Incomplete Revolution: Adapting Welfare States to Women's New Roles
August 2009, Polity
In this new book Gøsta Esping-Andersen - the leading analyst of the welfare state - examines how different societies have responded to these challenges. It focuses especially on the quest for gender equality, on the role of families in the reproduction of social inequalities, and on major inequities associated with an ageing population. Through comparative analysis he seeks to identify the kinds of welfare state reform that can optimize not only individuals' life chances but also collective welfare. The intellectual ambition is, in other words, to identify the mainsprings of a new and superior form of social equilibrium.
This book will be of great interest to anyone concerned with gender and the changing role of women, with social and public policy, and with the future of the welfare state.
Political Studies Review
'The Incomplete Revolution strongly enhances our understanding of the making and unmaking of unequal life chances. And last but not least, it is a surprisingly entertaining read.'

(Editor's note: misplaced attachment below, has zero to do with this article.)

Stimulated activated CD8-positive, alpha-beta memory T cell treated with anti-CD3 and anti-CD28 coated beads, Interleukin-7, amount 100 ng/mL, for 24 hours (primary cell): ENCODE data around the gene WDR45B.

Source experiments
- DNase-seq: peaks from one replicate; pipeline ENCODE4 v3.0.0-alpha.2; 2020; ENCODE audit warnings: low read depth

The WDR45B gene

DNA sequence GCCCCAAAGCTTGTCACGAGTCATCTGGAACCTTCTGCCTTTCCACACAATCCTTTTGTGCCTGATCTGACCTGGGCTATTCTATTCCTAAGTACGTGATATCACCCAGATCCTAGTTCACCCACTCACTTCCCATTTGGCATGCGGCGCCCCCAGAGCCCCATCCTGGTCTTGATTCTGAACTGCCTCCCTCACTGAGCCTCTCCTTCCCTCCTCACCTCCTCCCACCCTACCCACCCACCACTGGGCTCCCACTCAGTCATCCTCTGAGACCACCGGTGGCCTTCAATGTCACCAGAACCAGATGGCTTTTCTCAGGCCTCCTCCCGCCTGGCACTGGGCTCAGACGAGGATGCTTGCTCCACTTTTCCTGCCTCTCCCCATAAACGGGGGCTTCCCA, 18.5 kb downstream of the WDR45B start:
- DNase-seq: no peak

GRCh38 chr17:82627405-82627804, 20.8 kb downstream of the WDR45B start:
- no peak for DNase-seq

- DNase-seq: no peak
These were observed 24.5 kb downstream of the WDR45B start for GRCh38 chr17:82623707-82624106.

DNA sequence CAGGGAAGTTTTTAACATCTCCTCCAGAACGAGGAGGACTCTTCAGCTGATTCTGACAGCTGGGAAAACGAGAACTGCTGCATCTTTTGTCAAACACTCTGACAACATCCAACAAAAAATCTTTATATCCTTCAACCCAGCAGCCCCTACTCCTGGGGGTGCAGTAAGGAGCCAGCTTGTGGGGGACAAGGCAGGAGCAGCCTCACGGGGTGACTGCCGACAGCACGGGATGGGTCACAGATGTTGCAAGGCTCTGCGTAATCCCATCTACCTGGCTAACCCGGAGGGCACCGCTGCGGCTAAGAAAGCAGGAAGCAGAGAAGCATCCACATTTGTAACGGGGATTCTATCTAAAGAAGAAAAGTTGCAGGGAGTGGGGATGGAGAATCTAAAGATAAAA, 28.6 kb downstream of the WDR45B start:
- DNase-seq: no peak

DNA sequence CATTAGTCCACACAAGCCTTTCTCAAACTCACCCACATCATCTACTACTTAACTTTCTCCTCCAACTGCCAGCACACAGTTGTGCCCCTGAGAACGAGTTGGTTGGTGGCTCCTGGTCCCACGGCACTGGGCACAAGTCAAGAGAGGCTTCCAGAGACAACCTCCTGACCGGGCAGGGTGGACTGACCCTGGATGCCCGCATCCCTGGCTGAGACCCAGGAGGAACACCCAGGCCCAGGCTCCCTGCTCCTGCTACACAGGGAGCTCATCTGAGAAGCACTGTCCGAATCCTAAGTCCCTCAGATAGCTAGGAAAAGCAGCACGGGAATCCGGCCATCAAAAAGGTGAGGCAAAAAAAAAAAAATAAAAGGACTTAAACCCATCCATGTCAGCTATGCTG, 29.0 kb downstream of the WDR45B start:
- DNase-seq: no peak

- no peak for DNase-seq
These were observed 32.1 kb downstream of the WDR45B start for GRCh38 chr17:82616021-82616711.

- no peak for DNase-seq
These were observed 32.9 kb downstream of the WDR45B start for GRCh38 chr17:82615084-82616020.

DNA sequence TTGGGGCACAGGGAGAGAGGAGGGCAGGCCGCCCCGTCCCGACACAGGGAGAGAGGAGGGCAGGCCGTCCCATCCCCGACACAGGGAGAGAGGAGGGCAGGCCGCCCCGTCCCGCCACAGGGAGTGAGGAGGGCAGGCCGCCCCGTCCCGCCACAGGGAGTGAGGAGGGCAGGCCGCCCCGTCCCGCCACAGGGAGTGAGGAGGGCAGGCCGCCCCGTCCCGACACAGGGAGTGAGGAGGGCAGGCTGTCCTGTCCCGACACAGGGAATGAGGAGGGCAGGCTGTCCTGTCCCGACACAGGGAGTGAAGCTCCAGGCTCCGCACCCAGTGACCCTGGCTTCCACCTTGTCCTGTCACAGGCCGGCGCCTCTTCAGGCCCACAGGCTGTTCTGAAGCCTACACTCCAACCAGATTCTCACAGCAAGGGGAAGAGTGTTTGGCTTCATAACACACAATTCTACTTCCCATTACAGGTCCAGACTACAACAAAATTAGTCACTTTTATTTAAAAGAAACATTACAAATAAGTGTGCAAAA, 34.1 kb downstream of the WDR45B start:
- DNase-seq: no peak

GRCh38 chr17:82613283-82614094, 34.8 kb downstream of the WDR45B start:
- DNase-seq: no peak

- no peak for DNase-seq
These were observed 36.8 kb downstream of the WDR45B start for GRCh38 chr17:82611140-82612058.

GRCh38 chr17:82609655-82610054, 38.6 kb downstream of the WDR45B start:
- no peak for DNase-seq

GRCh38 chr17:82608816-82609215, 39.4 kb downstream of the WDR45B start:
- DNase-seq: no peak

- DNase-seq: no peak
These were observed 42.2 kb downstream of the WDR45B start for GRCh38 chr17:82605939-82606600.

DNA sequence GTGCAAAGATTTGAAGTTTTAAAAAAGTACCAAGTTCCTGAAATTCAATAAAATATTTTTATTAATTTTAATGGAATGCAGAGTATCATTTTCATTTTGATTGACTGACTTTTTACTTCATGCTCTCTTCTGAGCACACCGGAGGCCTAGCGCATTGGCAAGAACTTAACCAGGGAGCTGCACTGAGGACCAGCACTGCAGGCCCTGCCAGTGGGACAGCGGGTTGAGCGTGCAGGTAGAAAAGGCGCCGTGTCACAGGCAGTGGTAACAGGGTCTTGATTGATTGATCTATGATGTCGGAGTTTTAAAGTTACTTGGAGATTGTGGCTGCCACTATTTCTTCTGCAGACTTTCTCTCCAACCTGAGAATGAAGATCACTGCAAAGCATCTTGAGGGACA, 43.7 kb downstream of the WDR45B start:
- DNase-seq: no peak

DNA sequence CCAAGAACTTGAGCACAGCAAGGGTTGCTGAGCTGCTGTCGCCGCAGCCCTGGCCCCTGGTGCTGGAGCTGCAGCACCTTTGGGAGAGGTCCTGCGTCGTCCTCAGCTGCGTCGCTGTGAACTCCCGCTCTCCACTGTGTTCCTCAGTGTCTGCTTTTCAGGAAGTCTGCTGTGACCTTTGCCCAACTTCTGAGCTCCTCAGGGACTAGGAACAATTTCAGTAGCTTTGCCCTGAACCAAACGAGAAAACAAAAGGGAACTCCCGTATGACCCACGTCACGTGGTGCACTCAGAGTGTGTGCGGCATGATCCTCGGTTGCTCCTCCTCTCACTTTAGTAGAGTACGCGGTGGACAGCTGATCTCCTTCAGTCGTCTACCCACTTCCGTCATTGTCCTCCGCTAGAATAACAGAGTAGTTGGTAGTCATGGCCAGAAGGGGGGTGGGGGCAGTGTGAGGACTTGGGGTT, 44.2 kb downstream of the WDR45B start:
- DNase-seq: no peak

European Sociological Review
'Esping-Andersen's book confirms his position as one of the most brilliant social scientists of the last decades. His latest work is an invaluable contribution which helps to bridge the gap between demography, public policy and sociology, and provide a comprehensive frame of reference for understanding the potential revolutionary impact of the changing role of women.'
Work, Employment and Society
'A fascinating book. Esping-Andersen's contention that good policy reforms must begin with babies is provocative, imaginative and timely. A bold exposition of the unplanned consequences for family, fertility and ageing of the incomplete revolution of women's new roles.'
Professor Jacqueline Scott, University of Cambridge
'In this sweeping and provocative new book, Gosta Esping-Andersen brilliantly pulls together evidence from demography, economics, sociology, and child development to argue that the revolution in women’s roles, if not addressed by reforms to the welfare state, will lead to increased inequality for current and future generations.'
Jane Waldfogel, Columbia University